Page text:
Happy Halloween,
Beth and Lucy

10:17 PM EDT  
Anonymous Anonymous said...

Wow, all my hair stood on end as I read your story.

Long ago, I spent the night at a new friend's house. I slept in an attic room and I felt the presence of an old man sitting in the rocking chair near my bed. He was there all night, benign, but still disconcerting. When I mentioned it to my friend the next morning, she said that had been her grandfather's room and he had died in his favorite rocking chair.

9:40 AM EDT  
Blogger Ducks said...

I missed this yesterday. Lovely, Beth... and touching.

I have had several ghosts touch my life. If I dream of someone I have not seen in a long while, it is a pretty good bet that they've passed. I've grown to hate these dreams. I think that somehow we tell each other when we've let go the mortal coil.

But I have seen two real haunts.

The little girl, sister to one of my school friends, who was struck down by a drunk driver in front of my childhood house, who shepherded me through a long illness and used to trick my parents into thinking that they had put me into different color pajamas-- and where had I gotten that teddy bear? (My parents "do not believe" in ghosts -- with fear in their voices.)

The flannel-clad, wearing-one-bedroom-slipper-and-one-bare-foot old man who used to step out in front of cars in Harlowe, NC was a particularly sad and alarming apparition. I had several passengers scream as we "ran into" his spectral form.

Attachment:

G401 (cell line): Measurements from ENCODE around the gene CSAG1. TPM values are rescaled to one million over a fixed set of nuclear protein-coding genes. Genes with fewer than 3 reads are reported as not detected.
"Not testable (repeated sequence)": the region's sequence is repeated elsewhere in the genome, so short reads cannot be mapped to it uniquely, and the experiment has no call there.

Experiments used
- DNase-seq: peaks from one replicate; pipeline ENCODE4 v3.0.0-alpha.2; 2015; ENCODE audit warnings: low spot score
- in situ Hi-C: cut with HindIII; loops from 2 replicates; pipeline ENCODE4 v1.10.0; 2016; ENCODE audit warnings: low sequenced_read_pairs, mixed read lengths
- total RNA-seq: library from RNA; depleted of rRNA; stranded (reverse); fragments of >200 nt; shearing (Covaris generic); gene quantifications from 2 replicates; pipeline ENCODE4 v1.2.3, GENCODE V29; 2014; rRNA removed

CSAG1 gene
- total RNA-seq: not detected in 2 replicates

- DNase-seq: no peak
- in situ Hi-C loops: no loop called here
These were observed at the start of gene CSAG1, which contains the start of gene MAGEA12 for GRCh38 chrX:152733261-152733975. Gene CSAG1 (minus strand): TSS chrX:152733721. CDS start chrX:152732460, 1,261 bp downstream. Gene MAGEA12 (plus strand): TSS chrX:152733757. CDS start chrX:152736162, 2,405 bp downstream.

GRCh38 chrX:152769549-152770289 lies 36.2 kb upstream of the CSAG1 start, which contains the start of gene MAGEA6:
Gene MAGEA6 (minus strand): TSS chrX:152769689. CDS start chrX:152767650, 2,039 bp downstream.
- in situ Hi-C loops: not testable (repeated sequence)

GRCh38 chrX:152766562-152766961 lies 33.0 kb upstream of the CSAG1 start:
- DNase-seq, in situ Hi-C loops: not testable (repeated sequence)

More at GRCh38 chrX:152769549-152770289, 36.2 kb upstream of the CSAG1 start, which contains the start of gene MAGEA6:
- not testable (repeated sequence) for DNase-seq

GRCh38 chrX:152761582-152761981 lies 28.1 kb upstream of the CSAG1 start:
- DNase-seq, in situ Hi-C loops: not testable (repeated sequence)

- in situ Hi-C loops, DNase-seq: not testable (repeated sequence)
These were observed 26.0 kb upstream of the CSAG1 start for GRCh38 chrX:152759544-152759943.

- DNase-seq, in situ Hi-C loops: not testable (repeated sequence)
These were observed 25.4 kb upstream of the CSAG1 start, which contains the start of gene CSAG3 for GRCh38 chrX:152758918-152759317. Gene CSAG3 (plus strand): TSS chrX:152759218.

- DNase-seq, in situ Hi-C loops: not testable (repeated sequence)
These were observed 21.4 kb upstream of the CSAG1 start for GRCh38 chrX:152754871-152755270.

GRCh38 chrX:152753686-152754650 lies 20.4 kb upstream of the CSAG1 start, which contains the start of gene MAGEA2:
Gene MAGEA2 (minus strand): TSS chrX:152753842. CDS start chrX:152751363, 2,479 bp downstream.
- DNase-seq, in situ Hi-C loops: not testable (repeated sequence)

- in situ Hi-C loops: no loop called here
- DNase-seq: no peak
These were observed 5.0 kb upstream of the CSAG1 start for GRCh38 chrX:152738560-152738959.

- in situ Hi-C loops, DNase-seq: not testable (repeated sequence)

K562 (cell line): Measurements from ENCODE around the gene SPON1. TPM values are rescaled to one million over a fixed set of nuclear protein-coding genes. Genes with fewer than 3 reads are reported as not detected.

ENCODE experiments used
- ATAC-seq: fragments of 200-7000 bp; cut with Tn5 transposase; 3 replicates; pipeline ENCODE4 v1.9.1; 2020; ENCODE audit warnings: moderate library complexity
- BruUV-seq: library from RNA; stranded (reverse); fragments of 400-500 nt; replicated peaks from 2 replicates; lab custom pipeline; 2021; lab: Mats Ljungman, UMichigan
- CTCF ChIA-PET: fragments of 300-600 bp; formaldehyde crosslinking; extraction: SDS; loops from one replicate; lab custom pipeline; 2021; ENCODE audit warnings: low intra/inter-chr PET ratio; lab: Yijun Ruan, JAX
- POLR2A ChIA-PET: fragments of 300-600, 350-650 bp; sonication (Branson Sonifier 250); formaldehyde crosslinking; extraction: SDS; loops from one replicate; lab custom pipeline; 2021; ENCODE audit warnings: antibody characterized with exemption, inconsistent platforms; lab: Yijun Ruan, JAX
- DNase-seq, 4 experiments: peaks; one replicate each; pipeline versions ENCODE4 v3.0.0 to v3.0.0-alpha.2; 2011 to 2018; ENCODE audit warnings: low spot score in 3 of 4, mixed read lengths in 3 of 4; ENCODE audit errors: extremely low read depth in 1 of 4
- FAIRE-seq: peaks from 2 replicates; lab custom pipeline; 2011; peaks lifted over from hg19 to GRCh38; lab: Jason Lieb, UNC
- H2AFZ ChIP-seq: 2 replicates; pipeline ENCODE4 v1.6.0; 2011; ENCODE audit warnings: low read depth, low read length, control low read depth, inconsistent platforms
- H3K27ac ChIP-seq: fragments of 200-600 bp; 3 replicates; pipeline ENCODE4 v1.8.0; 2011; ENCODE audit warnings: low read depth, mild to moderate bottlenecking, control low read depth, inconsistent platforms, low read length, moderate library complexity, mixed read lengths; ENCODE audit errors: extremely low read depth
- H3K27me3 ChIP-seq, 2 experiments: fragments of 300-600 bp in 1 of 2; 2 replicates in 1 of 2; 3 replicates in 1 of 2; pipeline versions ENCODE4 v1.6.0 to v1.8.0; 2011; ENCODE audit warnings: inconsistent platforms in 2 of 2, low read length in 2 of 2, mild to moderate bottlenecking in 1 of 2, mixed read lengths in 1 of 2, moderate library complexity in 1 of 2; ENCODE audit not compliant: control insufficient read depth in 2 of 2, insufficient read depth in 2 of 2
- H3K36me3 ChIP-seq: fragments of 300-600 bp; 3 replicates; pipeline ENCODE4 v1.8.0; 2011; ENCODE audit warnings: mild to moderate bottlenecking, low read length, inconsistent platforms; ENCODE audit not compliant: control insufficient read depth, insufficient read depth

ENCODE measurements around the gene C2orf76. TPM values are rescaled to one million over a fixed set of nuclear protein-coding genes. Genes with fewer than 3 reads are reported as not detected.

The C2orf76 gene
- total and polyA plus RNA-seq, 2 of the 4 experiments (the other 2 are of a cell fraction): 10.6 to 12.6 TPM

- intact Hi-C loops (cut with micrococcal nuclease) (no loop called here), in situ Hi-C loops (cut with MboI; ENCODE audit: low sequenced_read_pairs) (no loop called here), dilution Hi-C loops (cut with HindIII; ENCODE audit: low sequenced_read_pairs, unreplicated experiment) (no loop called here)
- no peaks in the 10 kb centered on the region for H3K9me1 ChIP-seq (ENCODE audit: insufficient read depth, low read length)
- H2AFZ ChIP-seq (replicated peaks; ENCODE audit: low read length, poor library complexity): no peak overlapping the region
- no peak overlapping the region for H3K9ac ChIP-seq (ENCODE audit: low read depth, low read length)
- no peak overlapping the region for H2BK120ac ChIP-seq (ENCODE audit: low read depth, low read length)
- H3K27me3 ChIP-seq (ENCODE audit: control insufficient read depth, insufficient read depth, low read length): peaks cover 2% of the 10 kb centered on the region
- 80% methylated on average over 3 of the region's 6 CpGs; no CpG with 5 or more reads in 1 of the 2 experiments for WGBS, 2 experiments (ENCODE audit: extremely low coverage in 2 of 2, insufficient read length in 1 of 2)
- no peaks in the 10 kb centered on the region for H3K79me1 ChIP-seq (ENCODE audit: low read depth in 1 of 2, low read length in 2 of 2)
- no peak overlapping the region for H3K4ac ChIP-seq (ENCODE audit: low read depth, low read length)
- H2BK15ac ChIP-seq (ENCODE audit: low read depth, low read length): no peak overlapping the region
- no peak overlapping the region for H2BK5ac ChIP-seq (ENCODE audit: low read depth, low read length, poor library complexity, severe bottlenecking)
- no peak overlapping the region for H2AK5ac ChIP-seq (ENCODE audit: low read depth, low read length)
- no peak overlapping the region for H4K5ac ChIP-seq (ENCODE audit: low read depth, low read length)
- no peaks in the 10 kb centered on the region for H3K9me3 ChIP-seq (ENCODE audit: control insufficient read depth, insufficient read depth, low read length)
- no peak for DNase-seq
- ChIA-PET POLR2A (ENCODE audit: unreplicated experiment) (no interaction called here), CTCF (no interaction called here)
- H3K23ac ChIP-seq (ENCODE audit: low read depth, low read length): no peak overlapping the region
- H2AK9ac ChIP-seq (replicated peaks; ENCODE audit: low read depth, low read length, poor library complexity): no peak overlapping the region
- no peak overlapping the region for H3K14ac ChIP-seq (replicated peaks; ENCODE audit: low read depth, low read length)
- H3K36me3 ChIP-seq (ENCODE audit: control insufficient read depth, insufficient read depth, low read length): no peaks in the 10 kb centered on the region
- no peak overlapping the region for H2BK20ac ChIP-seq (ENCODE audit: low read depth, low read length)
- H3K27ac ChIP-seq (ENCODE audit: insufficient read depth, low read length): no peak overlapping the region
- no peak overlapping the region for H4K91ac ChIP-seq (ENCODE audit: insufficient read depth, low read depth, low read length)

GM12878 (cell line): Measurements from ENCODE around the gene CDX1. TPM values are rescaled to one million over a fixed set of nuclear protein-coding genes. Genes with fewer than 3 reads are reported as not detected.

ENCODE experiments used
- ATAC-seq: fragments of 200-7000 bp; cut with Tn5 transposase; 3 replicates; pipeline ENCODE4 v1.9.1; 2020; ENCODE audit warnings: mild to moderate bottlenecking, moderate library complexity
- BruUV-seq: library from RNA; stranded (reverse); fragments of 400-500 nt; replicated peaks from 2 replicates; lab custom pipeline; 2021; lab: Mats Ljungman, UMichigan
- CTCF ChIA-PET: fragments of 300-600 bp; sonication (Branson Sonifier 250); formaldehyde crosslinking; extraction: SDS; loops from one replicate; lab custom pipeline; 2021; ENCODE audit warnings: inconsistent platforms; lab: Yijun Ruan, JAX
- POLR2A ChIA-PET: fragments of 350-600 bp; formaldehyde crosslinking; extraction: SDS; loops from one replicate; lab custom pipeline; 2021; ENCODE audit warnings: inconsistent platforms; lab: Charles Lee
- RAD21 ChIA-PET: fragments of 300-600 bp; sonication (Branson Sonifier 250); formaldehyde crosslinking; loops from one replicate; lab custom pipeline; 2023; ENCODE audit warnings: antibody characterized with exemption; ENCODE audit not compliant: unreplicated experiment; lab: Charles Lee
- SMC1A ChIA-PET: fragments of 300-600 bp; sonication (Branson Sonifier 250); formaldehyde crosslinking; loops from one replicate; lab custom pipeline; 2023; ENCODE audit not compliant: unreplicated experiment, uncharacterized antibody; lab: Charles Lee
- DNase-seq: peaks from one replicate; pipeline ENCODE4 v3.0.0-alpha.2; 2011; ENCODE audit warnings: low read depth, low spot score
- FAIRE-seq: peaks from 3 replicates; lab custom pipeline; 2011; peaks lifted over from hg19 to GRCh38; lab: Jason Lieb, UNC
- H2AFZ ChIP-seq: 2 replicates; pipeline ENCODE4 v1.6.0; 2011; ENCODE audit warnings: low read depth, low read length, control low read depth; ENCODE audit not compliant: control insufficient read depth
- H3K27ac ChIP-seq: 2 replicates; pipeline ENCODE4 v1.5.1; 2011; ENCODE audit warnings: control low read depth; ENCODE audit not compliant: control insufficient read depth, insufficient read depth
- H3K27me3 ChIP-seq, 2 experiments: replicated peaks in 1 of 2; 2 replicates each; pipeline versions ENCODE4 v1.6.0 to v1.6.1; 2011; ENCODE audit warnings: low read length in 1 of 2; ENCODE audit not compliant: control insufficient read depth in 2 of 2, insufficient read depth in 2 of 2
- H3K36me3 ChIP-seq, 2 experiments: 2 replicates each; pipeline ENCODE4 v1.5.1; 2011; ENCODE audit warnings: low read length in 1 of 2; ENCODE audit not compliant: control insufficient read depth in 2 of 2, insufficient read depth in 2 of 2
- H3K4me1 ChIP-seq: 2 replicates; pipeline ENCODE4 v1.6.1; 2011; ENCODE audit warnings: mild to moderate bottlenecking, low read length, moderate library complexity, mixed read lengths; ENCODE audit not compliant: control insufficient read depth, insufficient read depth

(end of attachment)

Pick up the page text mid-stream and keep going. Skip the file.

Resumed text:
How lovely that you knew and loved Lucy, Beth.

12:11 PM EDT  
Blogger chayaruchama said...

I realize this is late...
[My post got eaten, somehow !]

I was SO moved by your tale of truth and beauty.

What a lovely soul Lucy is.
It speaks reams about your own character and accessibility...

Thank you so much.
And, bless you !

6:18 AM EDT  
Blogger Abigail said...

What a lovely, and touching story. I've always been fascinated by stories of spirits.

Violets are a bitter sweet fragrance for me. When my grandfather passed it was during an October chilly spell. The one flower he'd always pick for my grandmother was violets. As my mother was taking one last walk around the property, since it was sold and my grandmother was moving away, she found violets growing along the path - blooming despite the frost. Of course she brought them in for my grandmother, and it made the move a little easier.

Now I just love violet fragrances. They're like a little portable/wearable proof that love is real.

10:06 PM EDT